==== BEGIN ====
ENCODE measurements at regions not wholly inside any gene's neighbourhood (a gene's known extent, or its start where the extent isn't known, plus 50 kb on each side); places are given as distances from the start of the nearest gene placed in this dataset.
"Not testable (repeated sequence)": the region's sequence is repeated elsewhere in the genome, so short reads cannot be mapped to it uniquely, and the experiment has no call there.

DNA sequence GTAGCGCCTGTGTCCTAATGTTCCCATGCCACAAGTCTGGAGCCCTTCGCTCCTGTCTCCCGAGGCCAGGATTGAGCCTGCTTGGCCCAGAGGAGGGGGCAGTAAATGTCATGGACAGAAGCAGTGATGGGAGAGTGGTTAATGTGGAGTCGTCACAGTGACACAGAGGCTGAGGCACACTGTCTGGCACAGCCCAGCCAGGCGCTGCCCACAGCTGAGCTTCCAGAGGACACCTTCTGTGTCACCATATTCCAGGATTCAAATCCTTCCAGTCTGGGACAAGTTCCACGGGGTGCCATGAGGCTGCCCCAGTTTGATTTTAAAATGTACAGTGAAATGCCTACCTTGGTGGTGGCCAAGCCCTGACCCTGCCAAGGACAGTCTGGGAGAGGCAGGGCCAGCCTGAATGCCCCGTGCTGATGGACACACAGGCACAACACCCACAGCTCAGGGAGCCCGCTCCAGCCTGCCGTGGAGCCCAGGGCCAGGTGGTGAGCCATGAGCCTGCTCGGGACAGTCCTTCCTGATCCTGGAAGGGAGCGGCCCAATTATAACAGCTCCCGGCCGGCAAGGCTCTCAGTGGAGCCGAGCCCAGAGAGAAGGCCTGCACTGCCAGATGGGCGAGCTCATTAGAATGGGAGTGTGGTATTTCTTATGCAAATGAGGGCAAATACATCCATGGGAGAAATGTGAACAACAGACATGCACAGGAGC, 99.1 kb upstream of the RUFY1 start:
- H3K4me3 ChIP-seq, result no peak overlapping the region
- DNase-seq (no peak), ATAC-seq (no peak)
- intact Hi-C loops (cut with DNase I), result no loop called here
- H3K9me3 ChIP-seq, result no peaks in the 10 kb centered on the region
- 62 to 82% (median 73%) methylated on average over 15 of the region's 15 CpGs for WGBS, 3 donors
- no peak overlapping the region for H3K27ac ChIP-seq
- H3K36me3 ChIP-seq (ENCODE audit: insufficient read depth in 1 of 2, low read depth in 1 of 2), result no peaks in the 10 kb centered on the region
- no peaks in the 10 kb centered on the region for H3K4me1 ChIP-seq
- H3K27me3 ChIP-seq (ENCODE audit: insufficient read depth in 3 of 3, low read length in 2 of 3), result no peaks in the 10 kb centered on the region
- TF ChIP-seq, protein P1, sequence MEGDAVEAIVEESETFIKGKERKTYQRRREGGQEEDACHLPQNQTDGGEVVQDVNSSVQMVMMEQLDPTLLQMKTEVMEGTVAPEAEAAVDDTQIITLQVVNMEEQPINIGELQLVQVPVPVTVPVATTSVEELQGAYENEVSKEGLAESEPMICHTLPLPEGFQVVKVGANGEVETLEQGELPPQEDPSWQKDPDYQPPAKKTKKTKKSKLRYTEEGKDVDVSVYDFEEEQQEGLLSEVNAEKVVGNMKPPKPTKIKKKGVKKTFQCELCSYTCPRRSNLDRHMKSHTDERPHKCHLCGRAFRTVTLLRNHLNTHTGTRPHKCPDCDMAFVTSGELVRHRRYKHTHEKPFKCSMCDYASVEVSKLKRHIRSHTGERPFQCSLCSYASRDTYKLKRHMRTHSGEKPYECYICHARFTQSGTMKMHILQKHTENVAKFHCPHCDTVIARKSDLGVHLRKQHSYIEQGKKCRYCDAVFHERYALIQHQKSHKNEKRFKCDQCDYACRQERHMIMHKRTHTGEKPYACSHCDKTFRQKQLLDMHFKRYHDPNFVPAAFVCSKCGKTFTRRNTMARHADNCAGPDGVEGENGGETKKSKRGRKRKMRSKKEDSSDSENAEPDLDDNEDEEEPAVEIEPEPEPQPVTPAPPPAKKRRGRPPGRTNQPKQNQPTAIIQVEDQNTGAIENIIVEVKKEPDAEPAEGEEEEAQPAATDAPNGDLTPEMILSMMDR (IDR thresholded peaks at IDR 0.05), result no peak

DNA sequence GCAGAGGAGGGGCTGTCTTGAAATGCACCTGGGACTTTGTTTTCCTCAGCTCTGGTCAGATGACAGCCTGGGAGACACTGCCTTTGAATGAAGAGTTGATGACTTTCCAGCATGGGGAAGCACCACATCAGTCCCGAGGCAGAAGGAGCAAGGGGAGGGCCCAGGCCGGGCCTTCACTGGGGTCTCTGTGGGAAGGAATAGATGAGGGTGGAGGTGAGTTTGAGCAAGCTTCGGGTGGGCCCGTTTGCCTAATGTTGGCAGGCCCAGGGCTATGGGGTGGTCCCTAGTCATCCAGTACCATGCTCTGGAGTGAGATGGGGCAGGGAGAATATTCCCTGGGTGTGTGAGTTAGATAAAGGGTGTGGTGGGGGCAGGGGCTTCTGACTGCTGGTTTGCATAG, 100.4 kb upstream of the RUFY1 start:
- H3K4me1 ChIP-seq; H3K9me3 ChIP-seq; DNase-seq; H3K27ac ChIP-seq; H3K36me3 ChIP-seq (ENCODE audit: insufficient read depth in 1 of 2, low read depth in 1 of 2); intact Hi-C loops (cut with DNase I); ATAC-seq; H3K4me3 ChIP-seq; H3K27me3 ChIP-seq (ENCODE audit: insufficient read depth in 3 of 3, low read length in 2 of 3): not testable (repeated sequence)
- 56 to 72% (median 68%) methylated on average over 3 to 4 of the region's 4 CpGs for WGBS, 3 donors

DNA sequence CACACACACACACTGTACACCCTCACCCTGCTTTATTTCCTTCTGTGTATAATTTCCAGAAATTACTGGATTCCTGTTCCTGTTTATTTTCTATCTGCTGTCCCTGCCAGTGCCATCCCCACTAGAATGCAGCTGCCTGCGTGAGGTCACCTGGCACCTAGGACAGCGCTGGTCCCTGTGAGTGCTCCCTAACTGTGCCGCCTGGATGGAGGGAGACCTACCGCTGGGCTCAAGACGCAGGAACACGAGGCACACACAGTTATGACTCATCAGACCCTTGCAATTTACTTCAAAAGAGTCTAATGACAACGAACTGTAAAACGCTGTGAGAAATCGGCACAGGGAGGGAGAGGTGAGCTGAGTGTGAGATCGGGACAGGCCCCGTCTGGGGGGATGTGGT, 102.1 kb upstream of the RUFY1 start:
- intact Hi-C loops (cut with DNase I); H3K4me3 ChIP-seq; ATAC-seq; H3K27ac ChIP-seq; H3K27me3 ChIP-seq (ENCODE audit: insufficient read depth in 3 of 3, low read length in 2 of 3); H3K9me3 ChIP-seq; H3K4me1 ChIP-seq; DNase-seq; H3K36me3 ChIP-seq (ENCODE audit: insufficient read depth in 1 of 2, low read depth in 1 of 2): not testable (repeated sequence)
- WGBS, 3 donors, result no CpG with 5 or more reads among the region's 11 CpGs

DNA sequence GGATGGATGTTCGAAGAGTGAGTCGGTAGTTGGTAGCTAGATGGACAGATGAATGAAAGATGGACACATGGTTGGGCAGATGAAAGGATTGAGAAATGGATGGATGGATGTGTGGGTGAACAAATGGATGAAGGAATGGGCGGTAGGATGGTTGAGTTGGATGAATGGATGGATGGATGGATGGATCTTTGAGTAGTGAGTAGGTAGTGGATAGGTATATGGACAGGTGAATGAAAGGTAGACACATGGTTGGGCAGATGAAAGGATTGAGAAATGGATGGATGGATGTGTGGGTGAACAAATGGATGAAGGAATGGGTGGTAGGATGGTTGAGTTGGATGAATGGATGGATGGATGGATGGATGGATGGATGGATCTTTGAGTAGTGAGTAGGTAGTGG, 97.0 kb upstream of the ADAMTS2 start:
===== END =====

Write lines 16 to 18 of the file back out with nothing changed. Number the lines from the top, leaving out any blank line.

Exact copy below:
- 56 to 72% (median 68%) methylated on average over 3 to 4 of the region's 4 CpGs for WGBS, 3 donors

DNA sequence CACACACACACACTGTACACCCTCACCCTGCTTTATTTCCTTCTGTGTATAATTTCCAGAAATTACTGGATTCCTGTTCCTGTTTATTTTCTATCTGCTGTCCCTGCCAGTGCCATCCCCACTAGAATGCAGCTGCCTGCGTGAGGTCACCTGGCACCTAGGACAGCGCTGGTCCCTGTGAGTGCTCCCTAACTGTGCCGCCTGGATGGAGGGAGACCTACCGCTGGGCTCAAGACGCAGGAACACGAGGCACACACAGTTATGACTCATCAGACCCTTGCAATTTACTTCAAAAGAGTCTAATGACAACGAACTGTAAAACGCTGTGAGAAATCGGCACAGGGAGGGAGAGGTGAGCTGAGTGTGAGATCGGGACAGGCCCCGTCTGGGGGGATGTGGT, 102.1 kb upstream of the RUFY1 start:
- intact Hi-C loops (cut with DNase I); H3K4me3 ChIP-seq; ATAC-seq; H3K27ac ChIP-seq; H3K27me3 ChIP-seq (ENCODE audit: insufficient read depth in 3 of 3, low read length in 2 of 3); H3K9me3 ChIP-seq; H3K4me1 ChIP-seq; DNase-seq; H3K36me3 ChIP-seq (ENCODE audit: insufficient read depth in 1 of 2, low read depth in 1 of 2): not testable (repeated sequence)